Sport & Auto
- About Future
- Digital Future
- Cookies Policy
- Terms & Conditions
- Investor Relations
- Contact Future
Find cow? Fund cave? Food core? We all sat round trying to work out what was written next to my name on the office whiteboard, my task for the week. Wait, I remember: ‘Find love’. That’s it. I have to find love in a videogame. This actually makes sense. Not many girls play videogames, which makes them an incredibly efficient social filter: you instantly cut out the majority of girls who have little interest in games and would only get sick of you talking about them all the time. Finding love is probably a bit strong – really the short term objective is to meet interesting, single people of the appropriate gender and age. What happens from there is probably too personal to generalise about.
Naturally the first place I thought to look was space. Space has everything in it. But EVE Online might be a challenge – its developers themselves admit “women don’t want to be spaceships”. I don’t know about you, but I don’t think I could love a woman who didn’t, just a little bit, somewhere deep down, want to be a spaceship. Since my existing EVE characters were all startlingly attractive women, and that might attract the wrong crowd, I decided to create a new one. I chose a Gallente, since they’re broadly the most fetching of EVE’s bloodlines. An Activist’s ancestry, for a boost to my Charisma stat, and a Military Spec-Ops profession, to appear manly yet mysterious. Designing my character’s look was trickier: EVE’s character creation tool is sumptuous, but the outfits, backdrops and faces on offer are geared more towards camp, mass-murdering plexiglass fetishists than chisel-jawed studs. Early on I decided to veto any backdrops involving skulls. No hairstyles involving translucent plastic restraints over more than 60% of my face. No warpaint that resembled the blood or any other fluid of past conquests – military or romantic.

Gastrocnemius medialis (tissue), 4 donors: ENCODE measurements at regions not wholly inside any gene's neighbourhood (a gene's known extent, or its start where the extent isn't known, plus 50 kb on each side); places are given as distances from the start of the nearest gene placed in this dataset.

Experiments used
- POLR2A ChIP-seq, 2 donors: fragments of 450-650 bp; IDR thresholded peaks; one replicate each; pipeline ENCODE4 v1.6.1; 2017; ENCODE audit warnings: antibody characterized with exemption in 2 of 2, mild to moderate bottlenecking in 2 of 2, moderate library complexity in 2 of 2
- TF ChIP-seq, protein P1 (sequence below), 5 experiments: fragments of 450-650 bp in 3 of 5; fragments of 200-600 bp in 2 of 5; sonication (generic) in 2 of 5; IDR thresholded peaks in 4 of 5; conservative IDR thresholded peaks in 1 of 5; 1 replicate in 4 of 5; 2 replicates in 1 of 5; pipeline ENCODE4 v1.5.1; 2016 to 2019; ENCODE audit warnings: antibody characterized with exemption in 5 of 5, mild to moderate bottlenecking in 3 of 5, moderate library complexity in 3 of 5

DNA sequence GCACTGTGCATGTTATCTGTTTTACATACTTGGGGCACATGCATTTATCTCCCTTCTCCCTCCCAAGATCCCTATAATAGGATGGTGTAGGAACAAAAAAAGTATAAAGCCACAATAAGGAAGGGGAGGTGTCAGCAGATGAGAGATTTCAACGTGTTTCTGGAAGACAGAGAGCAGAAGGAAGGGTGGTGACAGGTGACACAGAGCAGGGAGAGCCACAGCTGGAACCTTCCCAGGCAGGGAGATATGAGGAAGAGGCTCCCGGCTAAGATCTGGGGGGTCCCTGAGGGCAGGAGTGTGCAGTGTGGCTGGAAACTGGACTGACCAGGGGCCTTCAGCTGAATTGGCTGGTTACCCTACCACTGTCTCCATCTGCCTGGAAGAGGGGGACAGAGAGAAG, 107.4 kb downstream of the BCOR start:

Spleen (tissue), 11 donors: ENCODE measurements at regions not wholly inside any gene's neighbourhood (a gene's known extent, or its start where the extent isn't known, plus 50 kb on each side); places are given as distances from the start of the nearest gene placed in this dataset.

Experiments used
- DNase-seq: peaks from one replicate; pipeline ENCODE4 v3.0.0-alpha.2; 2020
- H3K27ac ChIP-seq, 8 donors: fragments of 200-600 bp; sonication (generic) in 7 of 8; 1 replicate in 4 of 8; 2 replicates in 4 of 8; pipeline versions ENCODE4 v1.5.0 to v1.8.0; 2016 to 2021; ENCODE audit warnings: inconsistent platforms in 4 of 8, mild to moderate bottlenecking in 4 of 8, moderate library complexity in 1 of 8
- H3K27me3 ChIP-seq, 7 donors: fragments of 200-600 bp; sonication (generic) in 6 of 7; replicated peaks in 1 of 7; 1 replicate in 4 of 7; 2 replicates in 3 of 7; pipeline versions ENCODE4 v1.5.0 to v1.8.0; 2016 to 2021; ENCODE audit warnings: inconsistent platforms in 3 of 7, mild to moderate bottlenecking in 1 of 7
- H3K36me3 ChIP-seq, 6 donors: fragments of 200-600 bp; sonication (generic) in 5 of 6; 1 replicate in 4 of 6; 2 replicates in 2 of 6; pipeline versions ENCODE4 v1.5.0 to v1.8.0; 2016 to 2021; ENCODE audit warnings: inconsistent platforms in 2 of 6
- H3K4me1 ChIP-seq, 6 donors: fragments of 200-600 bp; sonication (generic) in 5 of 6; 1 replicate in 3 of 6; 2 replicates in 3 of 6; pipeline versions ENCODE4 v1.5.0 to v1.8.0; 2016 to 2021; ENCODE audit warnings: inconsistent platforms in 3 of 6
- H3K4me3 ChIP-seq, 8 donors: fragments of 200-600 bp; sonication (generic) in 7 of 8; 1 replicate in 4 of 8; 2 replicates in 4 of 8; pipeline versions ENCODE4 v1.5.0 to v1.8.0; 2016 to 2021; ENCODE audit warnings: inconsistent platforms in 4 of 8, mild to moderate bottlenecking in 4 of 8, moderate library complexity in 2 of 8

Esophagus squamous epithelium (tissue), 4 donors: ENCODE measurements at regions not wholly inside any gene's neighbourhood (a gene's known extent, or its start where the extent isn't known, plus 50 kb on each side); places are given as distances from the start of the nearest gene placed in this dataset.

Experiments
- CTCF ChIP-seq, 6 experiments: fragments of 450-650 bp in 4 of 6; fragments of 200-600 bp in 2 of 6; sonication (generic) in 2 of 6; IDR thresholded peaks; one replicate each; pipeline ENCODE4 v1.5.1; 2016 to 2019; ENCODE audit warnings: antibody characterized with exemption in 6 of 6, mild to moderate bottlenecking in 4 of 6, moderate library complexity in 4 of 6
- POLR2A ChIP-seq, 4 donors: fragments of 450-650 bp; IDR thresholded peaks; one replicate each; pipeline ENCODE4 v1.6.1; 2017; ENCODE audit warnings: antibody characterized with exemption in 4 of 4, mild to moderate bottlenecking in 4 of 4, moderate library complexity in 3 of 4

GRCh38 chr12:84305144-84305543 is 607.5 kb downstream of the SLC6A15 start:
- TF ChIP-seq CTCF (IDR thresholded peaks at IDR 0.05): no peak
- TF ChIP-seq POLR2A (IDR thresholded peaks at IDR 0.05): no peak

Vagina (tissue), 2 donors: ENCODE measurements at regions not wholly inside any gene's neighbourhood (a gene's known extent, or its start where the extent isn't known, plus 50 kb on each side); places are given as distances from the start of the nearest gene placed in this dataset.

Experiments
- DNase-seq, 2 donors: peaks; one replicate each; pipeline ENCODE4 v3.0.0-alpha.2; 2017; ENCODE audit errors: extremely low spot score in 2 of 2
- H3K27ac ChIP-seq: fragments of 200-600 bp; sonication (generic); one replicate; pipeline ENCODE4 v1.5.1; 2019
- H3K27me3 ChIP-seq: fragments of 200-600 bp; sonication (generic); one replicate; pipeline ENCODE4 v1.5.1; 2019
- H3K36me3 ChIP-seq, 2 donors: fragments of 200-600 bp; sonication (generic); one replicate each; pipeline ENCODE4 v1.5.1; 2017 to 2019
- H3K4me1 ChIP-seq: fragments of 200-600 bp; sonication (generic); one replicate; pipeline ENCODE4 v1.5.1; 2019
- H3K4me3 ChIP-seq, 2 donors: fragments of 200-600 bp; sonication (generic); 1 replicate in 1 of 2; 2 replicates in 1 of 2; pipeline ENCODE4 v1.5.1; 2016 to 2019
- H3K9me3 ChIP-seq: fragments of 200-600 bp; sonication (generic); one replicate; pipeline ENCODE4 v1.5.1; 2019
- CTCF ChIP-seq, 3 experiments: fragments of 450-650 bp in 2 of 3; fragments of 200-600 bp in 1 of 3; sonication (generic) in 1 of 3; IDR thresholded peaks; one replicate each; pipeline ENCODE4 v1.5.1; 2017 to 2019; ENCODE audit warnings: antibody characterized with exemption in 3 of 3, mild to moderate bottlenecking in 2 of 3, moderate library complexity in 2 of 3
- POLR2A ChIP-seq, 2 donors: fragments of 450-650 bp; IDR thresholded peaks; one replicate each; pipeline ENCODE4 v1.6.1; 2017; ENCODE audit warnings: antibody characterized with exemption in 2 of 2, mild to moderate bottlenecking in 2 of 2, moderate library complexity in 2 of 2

Take that off, put away the goat skulls and get a haircut
Once a female staffer had approved of my neatly trimmed facial hair, suggestively arched eyebrow and wry smile, all I needed was a name. Something with as many bold and handsome connotations as possible, while still sounding faintly like a space pilot. Meet Cad Dashing. A man who could truthfully introduce himself over a space-martini as “Dashing, Cad.” The Extremely Suggestible demographic would be all over me. He had sensible hair, his implants weren’t showing and he was pictured against a skulless bachelor pad wall – I considered him a success. I headed straight to the local asteroid belt to pick up chicks.
I’d decided early on that I would only initiate conversation with female avatars, ask early on whether they were also female in reality, and take their word for it either way. Research suggests that a little over half the female characters you’ll meet in a typical MMORPG are women in real life (Nick Yee, www.nickyee.com/eqt/genderbend.html). The main reason male gamers don’t see many female gamers is that so many react so childishly or obnoxiously when they do. Most girl gamers have learnt not to shout about it. An intriguingly blue-lipsticked woman was mining Veldspar ore from the asteroids of Duripant I – Belt I. I locked onto Ms Kasteen Hawkeye and set my ship to ‘Approach’. This is how flirting will work in the future. As I confidently crossed the asteroid belt to her, I selected ‘Capture Portrait’ on her profile, which saves an image of the character.